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Discussion Starter · #1 ·
So I'm told that ISTJs undergo bouts of depression in common, and regardless whether this is true, I've been lately going through a tough time in my life.

In the interests of anyone in general who could benefit from this, how about we all post how we fight our moments of negative feelings and depression?




To start off, I occasionally play music on my mp3 player, watch tv, or maybe go jogging for a bit.
 

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As you stated working out is a good thing especially if your a person that lives in your head more than your body. All that stored energy has to go somewhere, the thing is to find something you can stick to.
 

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Anything physical is a good thing to do. Make sure you are following a routine--nothing makes an ISTJ feel more out of sorts than a lack of daily routine. Music and other distracting inputs are also good. As is sleep--really depressed? Take a nap.

That said, I would like to caution against "fighting depression" too much. Depression is a normal reaction to bad things happening in our lives. It is how we work through the crazy things and upsetting things that happen to us. So a temporary or mild depression should not be alarming. A prolonged and deep depression should signal that we need to do something--usually talking to an LPC is a good start. Avoid medications--we tend to go to this extreme response too quickly in our society, IMO. Suicidal thoughts? Seek help now.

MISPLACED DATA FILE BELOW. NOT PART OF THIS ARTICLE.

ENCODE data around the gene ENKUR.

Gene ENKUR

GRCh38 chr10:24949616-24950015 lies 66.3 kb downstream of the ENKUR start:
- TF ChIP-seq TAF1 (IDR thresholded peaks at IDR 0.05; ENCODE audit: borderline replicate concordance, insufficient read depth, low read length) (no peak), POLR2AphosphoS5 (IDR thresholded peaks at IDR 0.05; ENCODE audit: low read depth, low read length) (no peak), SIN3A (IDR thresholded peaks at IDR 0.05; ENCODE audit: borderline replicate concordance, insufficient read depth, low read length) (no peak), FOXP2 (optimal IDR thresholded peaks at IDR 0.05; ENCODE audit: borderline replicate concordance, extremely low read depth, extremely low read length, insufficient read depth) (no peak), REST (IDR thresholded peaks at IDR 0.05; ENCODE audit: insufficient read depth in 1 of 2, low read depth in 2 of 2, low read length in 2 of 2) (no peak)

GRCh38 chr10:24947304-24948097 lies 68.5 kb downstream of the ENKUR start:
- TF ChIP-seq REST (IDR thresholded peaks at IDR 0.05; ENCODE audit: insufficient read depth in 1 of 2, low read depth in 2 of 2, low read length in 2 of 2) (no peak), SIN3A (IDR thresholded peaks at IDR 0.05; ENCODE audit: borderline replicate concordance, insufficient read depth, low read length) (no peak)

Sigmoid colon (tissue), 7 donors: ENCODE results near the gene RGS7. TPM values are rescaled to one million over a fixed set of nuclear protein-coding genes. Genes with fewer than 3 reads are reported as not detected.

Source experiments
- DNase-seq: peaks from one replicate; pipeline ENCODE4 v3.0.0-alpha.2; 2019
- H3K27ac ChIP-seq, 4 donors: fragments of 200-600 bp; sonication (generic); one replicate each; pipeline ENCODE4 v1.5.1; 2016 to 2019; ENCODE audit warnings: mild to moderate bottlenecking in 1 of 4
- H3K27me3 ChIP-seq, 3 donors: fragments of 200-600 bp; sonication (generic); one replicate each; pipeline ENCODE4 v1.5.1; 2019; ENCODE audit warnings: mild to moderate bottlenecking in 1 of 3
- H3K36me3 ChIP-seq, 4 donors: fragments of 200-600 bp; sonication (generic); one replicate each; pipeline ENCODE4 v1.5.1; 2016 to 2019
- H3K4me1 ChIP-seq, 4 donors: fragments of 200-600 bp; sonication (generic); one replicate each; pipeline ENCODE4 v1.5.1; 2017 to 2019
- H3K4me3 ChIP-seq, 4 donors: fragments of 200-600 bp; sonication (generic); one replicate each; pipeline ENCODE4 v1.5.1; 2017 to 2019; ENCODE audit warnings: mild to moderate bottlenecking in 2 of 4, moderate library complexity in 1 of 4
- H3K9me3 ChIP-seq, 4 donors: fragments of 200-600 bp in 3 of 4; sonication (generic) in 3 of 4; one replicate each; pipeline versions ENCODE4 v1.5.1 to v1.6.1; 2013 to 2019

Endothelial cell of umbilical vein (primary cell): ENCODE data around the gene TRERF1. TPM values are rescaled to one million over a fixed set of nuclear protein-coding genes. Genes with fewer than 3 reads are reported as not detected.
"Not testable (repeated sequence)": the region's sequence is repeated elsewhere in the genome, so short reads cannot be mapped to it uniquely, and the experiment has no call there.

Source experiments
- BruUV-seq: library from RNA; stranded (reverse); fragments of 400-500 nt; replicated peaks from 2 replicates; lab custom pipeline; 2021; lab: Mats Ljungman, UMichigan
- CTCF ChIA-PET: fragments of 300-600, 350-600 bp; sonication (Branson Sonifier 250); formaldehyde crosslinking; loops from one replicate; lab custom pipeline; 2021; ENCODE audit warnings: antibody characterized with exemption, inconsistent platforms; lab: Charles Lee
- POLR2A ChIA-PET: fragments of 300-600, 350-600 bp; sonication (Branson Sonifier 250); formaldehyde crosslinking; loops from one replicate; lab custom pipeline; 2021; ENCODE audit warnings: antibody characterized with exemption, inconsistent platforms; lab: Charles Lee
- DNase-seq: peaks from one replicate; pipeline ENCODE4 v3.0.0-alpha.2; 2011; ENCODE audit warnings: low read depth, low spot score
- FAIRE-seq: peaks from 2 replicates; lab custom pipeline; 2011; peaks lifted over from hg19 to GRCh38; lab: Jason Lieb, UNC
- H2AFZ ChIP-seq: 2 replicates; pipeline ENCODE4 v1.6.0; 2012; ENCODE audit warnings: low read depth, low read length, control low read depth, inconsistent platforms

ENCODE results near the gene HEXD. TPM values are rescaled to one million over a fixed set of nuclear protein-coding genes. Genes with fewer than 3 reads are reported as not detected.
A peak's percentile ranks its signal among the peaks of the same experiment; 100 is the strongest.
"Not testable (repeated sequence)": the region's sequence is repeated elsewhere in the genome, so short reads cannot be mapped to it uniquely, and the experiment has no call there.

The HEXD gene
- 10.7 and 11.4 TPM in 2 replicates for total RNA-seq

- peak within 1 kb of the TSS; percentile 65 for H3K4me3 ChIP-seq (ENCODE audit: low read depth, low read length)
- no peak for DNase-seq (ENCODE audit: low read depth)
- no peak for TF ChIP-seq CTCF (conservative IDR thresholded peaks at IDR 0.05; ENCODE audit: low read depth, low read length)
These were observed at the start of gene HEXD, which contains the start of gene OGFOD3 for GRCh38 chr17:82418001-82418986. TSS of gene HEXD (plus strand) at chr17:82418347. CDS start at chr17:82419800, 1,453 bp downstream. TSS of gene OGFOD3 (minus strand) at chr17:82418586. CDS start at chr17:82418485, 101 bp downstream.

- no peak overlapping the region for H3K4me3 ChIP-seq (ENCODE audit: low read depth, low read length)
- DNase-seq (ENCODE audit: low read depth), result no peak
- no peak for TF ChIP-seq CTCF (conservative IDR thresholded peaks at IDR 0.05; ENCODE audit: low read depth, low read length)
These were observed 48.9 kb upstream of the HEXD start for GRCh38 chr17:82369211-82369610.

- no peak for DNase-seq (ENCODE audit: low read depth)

HTH
 

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To start off, I occasionally play music on my mp3 player, watch tv, or maybe go jogging for a bit.
I go sky-watching. There's something about the huge blue sky and fluffy white clouds that calms me down, reminding me that me and my current problems are but a small speck on the face of the earth.

Nighttimes are even better. Watch the stars and I can get to feel that I'm a tiny speck floating in a vast universe. Man there's nothing else that so painfully reminds you that your life is short and fleeting. Upside is, it wakes you up from the depressed stupor. You get to realize you gotta enjoy life the best you can, because you certainly aren't going to be around forever.
 

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I go for a run or get some sort of physical activity. Eating healthy is important, sugar only makes depression worse. I find it helpful to be around supportive people who I trust and do activities to take my mind off of whatever it is that is getting me down. Mental Health is probably more important than anything, so take care of your mind.
 

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I've never been one to succumb to bouts of depression or anxiety - until graduate school! Now I feel like I'm manic-depressive and fighting either one or the other every day! My tactic has been wine, chocolate, sleep, and entertainment. Right now my mid-sleep-panic-attacks are gone, my eye hasn't twitched in a few hours, and I haven't had any dark-humor thoughts about my life today: SUCCESS!